We’re on the right track to solarization. We just need speed up the pace, brighen up this planet, and save our sorry asses.
As colonies collapse and the climate crisis accelerates, bees come into deeper focus in the acclaimed chronicle of a remote space and tradition
Captivated by global warming and shortly before I called it cli-fi, I researched and reported the myriad ways life on Earth could die. Few were more terrifying than hydrogen sulfide.
Princess Mononoke meets The Never-Ending Man, as Hayao Miyazaki’s blessed return inches closer to the cli-fi future he chronicled, as it happened.
“It does not evaluate mitigation technologies or policies or undertake an analysis of the effectiveness of various approaches.”
“There’s something quaint about these attempts to control us today, in a period where we are boiling with information and complexity, both of which have reached levels that could be called fractal, if that wasn’t a polite way of saying chaotic.“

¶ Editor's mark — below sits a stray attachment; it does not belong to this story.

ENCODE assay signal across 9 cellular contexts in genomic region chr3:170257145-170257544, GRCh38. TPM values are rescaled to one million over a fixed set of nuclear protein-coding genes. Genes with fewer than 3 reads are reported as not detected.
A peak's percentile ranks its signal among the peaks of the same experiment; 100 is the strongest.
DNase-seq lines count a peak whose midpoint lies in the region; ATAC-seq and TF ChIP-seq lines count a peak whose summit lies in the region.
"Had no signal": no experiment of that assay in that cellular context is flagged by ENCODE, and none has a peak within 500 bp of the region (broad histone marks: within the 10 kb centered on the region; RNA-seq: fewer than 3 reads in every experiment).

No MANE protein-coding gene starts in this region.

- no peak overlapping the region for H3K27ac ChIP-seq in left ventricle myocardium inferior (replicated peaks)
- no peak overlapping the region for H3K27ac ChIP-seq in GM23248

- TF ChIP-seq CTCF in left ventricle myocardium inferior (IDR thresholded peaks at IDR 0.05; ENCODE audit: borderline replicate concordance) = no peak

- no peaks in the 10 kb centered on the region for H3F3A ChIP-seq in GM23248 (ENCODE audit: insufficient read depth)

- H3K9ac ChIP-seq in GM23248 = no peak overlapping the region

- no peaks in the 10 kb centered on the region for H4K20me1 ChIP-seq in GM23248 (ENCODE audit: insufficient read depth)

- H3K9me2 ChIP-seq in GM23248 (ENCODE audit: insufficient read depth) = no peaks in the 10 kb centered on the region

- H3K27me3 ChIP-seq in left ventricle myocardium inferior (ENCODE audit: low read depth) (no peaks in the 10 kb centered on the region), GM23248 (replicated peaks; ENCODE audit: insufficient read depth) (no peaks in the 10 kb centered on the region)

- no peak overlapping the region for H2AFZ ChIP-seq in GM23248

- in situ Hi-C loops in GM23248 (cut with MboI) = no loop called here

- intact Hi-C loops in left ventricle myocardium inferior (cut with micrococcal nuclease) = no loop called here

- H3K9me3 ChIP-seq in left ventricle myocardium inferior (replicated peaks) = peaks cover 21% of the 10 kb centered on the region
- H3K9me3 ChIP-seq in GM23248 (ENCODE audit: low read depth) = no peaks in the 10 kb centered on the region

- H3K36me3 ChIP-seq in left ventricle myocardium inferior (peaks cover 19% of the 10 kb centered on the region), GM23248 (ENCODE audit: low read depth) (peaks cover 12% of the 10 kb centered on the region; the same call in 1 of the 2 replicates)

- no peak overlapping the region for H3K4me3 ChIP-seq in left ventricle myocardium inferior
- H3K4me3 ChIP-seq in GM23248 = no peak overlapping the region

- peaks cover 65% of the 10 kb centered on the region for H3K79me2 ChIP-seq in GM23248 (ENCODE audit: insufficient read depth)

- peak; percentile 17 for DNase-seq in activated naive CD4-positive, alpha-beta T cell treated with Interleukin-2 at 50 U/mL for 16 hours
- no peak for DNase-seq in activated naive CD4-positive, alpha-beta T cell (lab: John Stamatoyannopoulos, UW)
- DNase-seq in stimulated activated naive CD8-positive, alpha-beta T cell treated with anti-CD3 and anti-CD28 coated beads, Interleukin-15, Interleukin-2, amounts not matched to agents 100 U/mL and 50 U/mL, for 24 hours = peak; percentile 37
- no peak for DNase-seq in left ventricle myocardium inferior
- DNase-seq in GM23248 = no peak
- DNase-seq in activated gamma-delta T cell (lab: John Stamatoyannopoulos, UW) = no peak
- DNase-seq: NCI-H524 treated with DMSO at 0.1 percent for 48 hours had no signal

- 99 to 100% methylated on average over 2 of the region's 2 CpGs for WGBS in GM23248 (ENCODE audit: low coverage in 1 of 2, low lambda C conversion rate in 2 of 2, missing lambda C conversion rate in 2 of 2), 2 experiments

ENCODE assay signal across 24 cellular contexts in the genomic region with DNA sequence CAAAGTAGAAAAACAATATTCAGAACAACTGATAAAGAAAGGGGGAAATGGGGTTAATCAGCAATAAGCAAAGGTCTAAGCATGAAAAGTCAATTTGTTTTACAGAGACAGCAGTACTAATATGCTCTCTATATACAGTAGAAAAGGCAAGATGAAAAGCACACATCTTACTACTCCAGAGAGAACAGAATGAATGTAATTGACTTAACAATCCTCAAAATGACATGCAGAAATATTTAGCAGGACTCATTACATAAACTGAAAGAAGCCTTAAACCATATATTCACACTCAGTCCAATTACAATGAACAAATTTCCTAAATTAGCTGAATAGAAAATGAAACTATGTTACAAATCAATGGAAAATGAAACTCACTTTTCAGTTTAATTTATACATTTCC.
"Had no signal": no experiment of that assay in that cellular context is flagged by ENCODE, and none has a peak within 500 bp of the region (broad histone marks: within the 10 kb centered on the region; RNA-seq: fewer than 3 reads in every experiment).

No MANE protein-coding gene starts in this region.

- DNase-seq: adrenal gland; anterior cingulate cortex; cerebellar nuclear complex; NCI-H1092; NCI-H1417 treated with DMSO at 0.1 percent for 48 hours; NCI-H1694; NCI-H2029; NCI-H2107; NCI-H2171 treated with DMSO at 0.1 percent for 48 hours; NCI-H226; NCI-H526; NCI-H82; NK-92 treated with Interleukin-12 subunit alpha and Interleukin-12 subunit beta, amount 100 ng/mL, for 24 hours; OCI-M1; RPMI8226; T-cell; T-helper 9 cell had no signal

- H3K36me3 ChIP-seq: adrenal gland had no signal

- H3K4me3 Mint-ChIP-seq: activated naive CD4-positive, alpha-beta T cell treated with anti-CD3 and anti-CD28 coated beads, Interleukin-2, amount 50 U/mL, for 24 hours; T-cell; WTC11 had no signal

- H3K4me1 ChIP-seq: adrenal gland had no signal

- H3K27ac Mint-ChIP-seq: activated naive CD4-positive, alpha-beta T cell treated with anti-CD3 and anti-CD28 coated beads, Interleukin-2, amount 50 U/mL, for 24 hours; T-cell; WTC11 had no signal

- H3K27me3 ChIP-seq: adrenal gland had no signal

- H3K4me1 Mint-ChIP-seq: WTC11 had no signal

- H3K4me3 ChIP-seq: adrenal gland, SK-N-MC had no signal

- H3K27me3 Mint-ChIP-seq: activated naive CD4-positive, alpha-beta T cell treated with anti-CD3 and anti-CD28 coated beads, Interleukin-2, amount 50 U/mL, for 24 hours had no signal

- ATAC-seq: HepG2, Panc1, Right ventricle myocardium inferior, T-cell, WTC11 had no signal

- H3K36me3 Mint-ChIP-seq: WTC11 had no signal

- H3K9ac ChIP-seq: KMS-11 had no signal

The visual meditations on sustainability and overload evoke World War II–era posters that inspired the campaign. The posters can be torn out of the book and plastered somewhere useful.
They would rather wait until the climate crisis has already ripped the roof off the world as they knew it, before doing anything significant about it.
Dry lightning strikes in June might be “climatologically rare” now. But thanks to human-induced global warming, they will soon be utterly logical.
The ecological impact has been felt in the Niger Delta, which is the oil-producing region. According to the World Wildlife Fund, it is one of the most polluted places on the face of the Earth.
To mangle the cliche, the evil is in the details.
Our reliance upon fossil fuels could spell the end of our species as a whole if we don’t get our shit together.